Last week, I went to a Super Bowl party where I had a fantastic time. By the 4th quarter, I already had a few drinks and had to drive home, but my buddies wanted have a few more. Using this incident, I will teach you how to deal with peer pressure verbally.
Near the end of the surprisingly exciting 4th quarter, someone suggested that we all play the drinking game “Hour of Power”, something I hadn’t done since college. Putting aside the fact that it’s been quite a few years since I was in college, I had to drive home, so I didn’t feel like getting drunk and spending the rest of the night sobering up.
Now, I’m the last person to suggest that one shouldn’t participate in life and in the things that other people want to do. In fact, I do want to say that part of living well and making the most out of life is participating in life and participating in the things that people do. Just participating.
If you have this attitude, that’s wonderful, and if you don’t, I hope you start to adopt this life-changing mindset of participating.
But that’s not what this article is about.
Having said all that, the key about participating is to participate because YOU want to, and not because OTHERS coerce you to or pressure you into it. Does that make sense?
On this website and in my videos and books, I talk a lot about verbal self defense, and while it may seem that verbal self defense is only about dealing with verbal attacks and insults, it actually is not.
Part of learning verbal self defense is also learning how to use your verbal skills to get out of bad situations, including how to deal with peer pressure.
By bad situations, I don’t merely mean being peer pressured into drinking.
Sometimes, peer pressure involves things beyond binge drinking. It might involve using drugs, smoking, your choice of friends, fashion choices, and more.
Peer pressure can get much worse than that believe it or not. I’ve heard of people, like siblings of friends, who have gone to jail because they were pressured into committing a crime with other people. Now, that’s some really serious stuff I hope none of you will ever get into.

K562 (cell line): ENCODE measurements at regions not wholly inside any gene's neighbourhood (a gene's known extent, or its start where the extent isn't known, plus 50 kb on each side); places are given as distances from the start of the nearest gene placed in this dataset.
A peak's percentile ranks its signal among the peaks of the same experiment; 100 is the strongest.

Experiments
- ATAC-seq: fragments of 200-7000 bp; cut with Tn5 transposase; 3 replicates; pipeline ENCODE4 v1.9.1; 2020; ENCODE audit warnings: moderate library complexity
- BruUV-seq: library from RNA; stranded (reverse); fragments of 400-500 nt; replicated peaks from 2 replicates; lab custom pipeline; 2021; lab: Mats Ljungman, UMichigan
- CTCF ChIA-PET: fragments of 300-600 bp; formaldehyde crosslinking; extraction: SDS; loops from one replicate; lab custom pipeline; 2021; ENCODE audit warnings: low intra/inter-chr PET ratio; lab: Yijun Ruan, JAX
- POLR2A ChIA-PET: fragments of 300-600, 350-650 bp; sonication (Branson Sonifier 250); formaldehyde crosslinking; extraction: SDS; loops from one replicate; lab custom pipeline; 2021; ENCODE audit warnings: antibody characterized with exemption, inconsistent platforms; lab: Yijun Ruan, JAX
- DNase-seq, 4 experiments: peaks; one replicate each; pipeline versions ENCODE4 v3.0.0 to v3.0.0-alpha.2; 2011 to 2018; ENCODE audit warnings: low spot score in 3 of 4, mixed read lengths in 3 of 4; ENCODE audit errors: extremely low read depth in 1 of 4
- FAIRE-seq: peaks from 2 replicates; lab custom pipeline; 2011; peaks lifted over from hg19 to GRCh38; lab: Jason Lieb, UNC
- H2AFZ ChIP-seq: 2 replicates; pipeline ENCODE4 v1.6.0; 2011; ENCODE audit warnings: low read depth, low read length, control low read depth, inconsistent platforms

And, I bet that every time someone gets peer pressured into doing something they don’t want to do, it is not because they lack willpower, but because they don’t have the verbal skills necessary to deal with peer pressure.
In other words, they don’t know how to deal with peer pressure.
So without further ado, here is a two-part formula for how to deal with peer pressure:
Formula = Pro-Actively Declare A “Weakness” + Mention Another Plan Of Action
A lot of people think that to deal with peer pressure, you should just blame it on someone else like your parents or your significant other, or some circumstances, like needing to drive home.
However, I personally don’t think that’s a good idea.
You want to take ownership of your decision. If you blame your decision on someone else or outside circumstances, that will actually invite others to press you further.
Make sure you take ownership of your decision. So, the first part of this formula is to “take the winds out of their sails” by pro-actively declaring yourself weak or whatever you think will accuse you of.
Now keep this in mind: The idea behind this part of the formula isn’t really for you to actually admit a weakness. You’re merely trying to deflate any accusation that might come your way by stating it first. When pro-actively declaring your “weakness”, you want to say it in an amused or even a slightly sarcastic tone, so it’s clear don’t really mean it.
Here’s some examples:
Now, the second part of the formula is to say something which indicates you have another plan other than the plan that the others have. This could mean you saying that you will participate in some other way, like saying you’ll take a video or take pictures of everyone drinking. If that’s the case, you just say “Instead, I’m going to take the pictures while you guys do that”.
Now, keep in mind that this tip doesn’t apply when it comes to criminal activity. Don’t participate in any way if this is the type of peer pressure you’re dealing with.
The other way to “mention another plan of action” is to verbally remove yourself from the activity.
For example: “I’m going to go over and talk to those girls” or “I’m going to head home.” Keep in mind that when you have a plan for yourself, then others can’t impose their plan on you. If you have no plan, then it makes it easy for others to impose their ideas on you.
So, add up those two parts of the formula and there you have it: a concrete action plan for verbally deflecting peer pressure. Hope that helps! If you have any questions, ask me down below in the comments.